Riding a motorcycle comes with a lot of freedom, but that also means it comes with a lot of responsibilities in order to stay safe and legal.
For new riders who’ve never ridden before, the process of riding a motorcycle is not as simple as going out, buying a new bike, and beginning to ride.
Even if you already have a standard driver’s license for a regular car, there are still some steps you’ll need to take before you’re ready to ride a motorcycle.
Learn all about them below.
Do you need a motorcycle license?
If you plan on riding a motorcycle on public roads, you are going to need to hold a valid motorcycle license or endorsement. A regular driver’s license is not enough.
Aside from a few situations, like participating in a rider training course, you cannot drive a motorcycle if you only have a standard driver’s license.
Just like you had to go through the process of taking a written exam and skills test for your regular driver’s license, you’ll need to go through a similar process to get your motorcycle endorsement.
At the end of the day, riding a motorcycle is very different from driving a car. It requires a totally separate set of skills and knowledge, which is why a separate license is required.
Penalties for Riding without a License
Failing to abide by your state’s licensing laws can carry some serious consequences.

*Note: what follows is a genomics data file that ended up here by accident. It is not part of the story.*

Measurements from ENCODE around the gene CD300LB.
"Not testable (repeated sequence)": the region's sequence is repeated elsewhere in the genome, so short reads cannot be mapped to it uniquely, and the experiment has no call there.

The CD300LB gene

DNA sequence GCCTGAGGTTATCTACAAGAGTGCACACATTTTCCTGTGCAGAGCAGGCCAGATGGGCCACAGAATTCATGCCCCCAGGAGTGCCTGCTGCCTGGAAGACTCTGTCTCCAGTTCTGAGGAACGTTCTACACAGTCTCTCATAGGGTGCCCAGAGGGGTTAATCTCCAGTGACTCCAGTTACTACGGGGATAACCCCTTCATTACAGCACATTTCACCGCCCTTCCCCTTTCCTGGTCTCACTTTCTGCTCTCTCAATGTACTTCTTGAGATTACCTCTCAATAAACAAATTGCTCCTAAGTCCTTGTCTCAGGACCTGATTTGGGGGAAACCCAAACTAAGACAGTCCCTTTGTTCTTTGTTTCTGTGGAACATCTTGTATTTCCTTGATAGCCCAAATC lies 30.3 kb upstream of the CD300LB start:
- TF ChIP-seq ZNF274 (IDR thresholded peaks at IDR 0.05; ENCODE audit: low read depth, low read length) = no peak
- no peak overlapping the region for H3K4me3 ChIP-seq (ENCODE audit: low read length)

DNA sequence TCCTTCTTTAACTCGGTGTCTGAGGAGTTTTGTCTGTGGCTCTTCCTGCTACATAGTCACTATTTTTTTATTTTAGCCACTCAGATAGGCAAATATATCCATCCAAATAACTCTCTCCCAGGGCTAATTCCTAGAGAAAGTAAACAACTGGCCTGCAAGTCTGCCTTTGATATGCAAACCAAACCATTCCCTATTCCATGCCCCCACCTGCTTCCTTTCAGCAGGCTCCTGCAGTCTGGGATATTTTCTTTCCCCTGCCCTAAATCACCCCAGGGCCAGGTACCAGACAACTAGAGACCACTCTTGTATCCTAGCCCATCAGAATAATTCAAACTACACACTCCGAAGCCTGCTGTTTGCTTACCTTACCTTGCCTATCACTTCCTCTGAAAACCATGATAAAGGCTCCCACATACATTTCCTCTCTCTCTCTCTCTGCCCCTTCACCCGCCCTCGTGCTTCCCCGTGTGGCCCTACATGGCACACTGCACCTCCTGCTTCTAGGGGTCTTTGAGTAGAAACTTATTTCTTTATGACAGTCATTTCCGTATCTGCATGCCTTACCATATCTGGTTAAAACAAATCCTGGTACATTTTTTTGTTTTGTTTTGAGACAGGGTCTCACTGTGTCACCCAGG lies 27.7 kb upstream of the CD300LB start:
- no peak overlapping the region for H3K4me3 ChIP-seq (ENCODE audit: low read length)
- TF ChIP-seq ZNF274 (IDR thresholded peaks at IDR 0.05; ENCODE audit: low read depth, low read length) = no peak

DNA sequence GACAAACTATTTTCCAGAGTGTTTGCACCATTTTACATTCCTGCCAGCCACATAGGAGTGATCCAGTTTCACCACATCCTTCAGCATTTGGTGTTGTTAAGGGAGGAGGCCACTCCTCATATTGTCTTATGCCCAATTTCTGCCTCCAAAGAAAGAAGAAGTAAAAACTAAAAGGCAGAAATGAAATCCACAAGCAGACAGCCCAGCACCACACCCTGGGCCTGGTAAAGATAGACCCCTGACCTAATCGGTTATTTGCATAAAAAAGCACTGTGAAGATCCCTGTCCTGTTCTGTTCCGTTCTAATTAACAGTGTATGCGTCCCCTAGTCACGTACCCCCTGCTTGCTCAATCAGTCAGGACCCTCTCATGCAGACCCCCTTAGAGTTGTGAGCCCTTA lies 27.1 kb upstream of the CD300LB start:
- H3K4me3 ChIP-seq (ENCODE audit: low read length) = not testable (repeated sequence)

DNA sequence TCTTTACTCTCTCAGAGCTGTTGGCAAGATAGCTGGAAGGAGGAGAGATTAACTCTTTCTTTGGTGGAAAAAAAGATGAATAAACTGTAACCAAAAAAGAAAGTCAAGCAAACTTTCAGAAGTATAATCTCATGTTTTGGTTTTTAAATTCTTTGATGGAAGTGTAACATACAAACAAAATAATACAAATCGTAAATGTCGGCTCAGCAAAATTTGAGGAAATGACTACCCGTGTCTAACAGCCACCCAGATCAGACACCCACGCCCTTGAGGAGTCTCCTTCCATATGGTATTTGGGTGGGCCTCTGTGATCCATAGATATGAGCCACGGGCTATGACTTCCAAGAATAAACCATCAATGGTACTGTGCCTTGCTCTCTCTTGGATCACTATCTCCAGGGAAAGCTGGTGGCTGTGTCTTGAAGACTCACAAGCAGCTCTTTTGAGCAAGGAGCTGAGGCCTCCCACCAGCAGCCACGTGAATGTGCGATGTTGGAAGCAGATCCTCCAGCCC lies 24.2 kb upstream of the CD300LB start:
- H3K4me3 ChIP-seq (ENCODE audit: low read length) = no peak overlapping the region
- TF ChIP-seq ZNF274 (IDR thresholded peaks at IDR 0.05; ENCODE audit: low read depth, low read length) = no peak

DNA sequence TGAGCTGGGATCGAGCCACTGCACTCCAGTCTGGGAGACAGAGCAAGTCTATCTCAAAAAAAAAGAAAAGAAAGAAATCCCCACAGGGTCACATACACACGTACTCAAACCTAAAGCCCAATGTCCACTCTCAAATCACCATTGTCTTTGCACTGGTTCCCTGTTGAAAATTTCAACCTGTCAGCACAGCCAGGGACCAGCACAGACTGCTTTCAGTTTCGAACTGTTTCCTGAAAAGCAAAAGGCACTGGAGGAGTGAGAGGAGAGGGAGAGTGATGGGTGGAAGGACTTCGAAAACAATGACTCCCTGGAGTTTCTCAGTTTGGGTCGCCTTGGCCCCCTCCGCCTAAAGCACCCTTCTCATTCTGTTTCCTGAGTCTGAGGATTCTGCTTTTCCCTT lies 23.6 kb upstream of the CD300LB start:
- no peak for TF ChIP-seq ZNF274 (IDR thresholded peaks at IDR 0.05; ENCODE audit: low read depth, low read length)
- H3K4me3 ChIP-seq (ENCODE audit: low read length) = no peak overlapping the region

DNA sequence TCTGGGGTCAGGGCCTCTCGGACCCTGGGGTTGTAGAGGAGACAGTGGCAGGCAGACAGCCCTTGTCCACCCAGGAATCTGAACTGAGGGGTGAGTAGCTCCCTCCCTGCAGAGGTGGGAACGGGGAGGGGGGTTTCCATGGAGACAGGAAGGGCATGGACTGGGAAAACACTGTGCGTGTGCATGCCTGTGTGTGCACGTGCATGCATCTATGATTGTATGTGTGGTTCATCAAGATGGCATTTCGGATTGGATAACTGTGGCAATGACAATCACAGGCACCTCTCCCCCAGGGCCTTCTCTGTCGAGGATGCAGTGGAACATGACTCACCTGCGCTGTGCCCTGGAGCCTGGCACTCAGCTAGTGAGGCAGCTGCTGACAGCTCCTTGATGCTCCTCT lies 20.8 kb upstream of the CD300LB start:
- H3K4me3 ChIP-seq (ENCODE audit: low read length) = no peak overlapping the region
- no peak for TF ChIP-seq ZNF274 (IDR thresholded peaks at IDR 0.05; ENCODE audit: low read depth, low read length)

If you are caught riding a motorcycle without a license, you can expect:
- To receive a traffic ticket and points on your driving record.
- To pay a fine of up to $1,000 or more.
- To have the bike you were riding impounded.
- To face insurance penalties.
- To go to jail, depending on the severity of the situation.
- To lose all of your driving privileges – including regular automobiles.
All in all, it’s really not worth the risk. Get your motorcycle license first, then you can ride.
Driving a Motorcycle vs. Driving a Car
The skills required to ride a motorcycle and operate a vehicle are completely different.
While knowledge of basic traffic laws and road safety apply to both cars and motorcycles, there are a lot of extra things motorcyclists will need to be able to do and things they should know.
Operating a motorcycle safely in traffic requires experience, practice, and skill.
The steps required to get your motorcycle license are there to help make sure that new riders have at least a basic foundation of the necessary skills and know-how.
In order to ride a motorcycle, you’ll need to better be able to identify and react to hazards. Since you’re a lot smaller and harder to see than a car, you’ll be at a greater risk of getting hit by drivers that aren’t looking for you.
On top of all this, the controls and operation of a motorcycle is very different from a car.
You’ll need to know what all the different levers do, you’ll need to know how to operate multiple controls with your hands and feet at the same time, and you’ll need to know how to operate the controls properly. It’s not as simple as pressing down on the gas and brake pedals.
The bottom line is that motorcycles and cars are very different, hence the additional licensing requirements.
Do you need a driver’s license before you get a motorcycle license?
Depending on the state you live in, you may be required to have a standard driver’s license before you’ll be eligible to add a motorcycle endorsement.